If You Can’t Say Something Nice, Don’t Say Anything at All

I could have made this a snarky essay and posted it with the title, and nothing else. But I’m starting to realize that change in political discourse needs to start somewhere. So I thought I would make a small overture here.

Jon Stewart famously made an appearance on CNN’s “Crossfire” program, at the time hosted by Tucker Carlson and Paul Begala. Stewart asked Carlson, a Republican commentator, to say something nice about John Kerry. He also asked Begala, former aide in President Clinton’s administration, to say something nice about George W. Bush. Both hosts flubbed the challenge, then went on to defend the deliberately antagonistic format of “Crossfire.” Here are Begala’s recollections of the interview.

I’m not going to flub this one.

I am glad I’m writing this, because I’m not used to thinking about Republican politicians positively, and, along with taking a step toward common ground, it’s an interesting exercise. So, here goes:

Donald Trump – He is a successful businessman, and a master of marketing. His name is recognized worldwide, and he has built some exceptional buildings, several of which are synonymous with Trump. Yes, he has had a lot of failed business ventures, but that is only because he is not afraid to take chances. That is the right mindset to be a successful businessman.

Ted Cruz – He is very strong in his beliefs, which is more than a lot of politicians can say. He takes his Evangelical background and Conservative beliefs very seriously, and is not afraid to take a stand, even if it is far removed from the norm. In a very short time, he has become an important figure in politics.

Mitch McConnell – The senior senator from Kentucky, McConnell has been in the Senate since 1985, which shows he is responsive to Kentuckians, and is well liked. Throughout his tenure, he has been majority whip, minority leader, and majority leader; in addition to the respect of Kentuckians, he also has the respect of the Senate.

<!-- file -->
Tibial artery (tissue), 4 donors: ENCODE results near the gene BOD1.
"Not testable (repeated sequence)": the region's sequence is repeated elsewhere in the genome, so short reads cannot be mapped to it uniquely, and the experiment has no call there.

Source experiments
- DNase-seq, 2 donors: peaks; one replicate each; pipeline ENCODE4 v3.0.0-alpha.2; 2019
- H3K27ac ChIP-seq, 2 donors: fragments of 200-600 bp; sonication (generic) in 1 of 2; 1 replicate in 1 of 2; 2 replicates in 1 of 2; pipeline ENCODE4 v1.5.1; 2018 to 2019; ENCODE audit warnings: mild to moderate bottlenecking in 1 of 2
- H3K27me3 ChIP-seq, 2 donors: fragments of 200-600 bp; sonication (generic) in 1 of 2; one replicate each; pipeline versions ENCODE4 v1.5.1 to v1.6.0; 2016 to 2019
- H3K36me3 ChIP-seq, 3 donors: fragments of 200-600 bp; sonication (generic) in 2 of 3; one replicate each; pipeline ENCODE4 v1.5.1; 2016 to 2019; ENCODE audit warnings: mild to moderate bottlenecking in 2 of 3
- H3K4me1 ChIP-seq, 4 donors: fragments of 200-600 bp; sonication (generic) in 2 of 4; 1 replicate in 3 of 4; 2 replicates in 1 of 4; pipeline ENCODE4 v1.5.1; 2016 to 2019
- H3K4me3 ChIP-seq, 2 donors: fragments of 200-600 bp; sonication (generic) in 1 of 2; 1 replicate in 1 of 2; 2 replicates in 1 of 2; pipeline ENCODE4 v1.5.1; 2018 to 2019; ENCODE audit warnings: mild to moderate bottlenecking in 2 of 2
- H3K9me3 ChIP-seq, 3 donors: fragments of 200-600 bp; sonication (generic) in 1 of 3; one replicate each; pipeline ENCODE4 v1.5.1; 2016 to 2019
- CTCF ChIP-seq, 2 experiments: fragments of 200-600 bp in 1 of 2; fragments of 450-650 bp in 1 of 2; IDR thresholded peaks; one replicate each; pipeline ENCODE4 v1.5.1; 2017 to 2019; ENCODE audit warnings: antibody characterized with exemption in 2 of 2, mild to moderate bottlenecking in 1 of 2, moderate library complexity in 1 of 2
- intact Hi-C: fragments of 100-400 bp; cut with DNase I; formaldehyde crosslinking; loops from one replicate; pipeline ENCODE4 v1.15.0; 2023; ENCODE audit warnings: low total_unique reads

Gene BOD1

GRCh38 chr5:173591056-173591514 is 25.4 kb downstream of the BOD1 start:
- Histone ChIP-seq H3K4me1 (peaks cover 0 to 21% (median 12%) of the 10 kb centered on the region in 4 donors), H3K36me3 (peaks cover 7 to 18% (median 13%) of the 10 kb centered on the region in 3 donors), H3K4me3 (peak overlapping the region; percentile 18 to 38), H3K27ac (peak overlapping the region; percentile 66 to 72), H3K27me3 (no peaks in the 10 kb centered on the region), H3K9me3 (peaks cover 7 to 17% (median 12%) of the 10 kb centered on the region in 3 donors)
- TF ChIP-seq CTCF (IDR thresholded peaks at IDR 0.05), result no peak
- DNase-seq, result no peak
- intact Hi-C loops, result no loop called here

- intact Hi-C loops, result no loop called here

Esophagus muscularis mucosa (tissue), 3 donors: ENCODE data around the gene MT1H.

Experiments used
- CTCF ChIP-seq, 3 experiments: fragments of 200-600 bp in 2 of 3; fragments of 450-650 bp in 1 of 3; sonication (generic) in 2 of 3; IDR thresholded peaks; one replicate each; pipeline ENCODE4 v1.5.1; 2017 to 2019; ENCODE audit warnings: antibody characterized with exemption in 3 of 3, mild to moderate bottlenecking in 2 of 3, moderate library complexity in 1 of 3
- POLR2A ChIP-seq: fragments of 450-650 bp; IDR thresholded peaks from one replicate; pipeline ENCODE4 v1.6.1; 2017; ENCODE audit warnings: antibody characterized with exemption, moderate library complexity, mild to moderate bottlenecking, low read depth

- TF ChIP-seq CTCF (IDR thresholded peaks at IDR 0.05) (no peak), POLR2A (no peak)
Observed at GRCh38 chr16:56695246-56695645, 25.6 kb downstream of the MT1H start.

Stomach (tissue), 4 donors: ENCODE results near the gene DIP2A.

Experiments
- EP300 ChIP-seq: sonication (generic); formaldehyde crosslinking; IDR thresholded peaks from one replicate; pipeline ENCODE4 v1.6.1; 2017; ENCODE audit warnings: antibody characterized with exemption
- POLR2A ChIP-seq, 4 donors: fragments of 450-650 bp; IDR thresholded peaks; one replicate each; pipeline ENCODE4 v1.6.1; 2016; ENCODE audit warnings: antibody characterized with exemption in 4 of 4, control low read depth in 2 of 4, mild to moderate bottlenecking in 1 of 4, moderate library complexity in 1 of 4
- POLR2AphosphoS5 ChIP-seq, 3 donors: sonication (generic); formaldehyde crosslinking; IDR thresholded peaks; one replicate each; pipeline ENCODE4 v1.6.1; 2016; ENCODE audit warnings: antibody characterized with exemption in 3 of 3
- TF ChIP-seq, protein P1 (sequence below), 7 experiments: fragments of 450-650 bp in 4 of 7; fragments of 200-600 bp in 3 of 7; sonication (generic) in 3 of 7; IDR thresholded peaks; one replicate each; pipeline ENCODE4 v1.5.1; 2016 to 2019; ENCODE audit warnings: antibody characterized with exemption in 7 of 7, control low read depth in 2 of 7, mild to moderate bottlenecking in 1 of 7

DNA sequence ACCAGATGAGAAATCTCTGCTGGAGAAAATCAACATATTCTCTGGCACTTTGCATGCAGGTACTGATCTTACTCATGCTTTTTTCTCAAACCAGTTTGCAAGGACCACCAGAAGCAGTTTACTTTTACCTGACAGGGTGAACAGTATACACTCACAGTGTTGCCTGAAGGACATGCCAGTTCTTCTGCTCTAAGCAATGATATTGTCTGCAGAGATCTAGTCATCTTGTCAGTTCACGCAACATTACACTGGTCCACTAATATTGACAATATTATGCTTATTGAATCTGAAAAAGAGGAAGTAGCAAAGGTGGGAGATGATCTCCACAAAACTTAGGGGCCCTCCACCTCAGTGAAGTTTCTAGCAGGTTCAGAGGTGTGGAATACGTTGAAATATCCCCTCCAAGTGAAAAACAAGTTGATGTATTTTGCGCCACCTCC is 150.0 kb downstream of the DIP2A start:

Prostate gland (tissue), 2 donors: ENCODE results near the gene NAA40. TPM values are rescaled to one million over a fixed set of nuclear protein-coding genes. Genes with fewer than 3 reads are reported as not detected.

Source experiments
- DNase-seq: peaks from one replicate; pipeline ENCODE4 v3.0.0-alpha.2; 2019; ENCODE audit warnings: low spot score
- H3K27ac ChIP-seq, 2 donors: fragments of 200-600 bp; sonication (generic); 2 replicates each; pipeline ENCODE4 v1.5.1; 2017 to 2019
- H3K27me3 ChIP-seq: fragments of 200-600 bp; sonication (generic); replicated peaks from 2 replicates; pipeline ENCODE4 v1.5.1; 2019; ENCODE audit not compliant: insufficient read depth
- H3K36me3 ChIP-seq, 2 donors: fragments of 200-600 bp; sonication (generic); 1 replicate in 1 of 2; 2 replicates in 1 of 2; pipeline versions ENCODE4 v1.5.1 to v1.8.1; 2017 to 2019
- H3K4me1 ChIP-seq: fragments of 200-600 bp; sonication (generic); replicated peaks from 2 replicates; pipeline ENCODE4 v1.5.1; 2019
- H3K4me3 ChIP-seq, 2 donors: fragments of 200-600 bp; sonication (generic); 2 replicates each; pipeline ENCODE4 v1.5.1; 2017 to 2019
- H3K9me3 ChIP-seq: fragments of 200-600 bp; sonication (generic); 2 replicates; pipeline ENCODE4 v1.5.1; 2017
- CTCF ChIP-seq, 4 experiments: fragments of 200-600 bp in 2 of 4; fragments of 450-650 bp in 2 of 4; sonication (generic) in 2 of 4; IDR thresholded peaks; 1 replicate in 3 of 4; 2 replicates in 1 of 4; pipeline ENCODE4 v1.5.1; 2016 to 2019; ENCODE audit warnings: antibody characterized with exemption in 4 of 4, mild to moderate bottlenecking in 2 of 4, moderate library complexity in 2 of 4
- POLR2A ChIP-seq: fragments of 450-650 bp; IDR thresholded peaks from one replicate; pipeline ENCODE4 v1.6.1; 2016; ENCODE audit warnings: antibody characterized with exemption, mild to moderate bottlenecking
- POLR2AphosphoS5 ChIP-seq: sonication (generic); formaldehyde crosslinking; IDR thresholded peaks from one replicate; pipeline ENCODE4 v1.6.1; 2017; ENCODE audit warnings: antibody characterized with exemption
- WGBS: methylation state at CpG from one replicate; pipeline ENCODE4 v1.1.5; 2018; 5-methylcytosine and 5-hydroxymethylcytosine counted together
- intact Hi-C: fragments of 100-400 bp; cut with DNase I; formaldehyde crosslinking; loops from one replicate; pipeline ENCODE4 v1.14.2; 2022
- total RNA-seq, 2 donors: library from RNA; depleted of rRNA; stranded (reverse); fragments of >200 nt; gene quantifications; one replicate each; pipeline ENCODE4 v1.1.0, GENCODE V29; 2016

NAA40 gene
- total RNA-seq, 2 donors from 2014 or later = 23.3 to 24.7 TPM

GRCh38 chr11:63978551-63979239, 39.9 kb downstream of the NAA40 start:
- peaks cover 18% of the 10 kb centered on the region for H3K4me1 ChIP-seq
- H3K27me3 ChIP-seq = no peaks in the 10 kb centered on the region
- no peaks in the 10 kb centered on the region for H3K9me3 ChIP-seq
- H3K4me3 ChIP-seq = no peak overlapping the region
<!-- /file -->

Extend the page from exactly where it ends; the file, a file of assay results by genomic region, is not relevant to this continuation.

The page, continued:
I hope this doesn’t come across as faint praise. I am impressed by these accomplishments. It takes years of hard work to achieve what these three, and every other Presidential candidate and Congressional leader, have achieved.

And I am also sure that these three have the best interests of America in mind…

OK, I want to hedge my bet here. I can’t be absolutely certain Trump has the best interests of America in mind. His lack of an expressed position on issues, his changing rhetoric, and his grandstanding, all suggest to me that he may be in this for himself, either to somehow improve his business cachet, or just to have people talk about him and have his ego stroked.

As for Cruz and McConnell, I do truly believe that they have the best interests of America in mind. It’s just that their vision of what is best for America differs a great deal from mine, and from many Democrats (and more than a few Republicans). That is what is great about America; that people with totally differing viewpoints can all express them.

I truly wish the debates and discussions over issues were more focused on why one person believes what he does and why the other belief system is not correct. Let’s focus more on these ideas, and less on people’s hand size.


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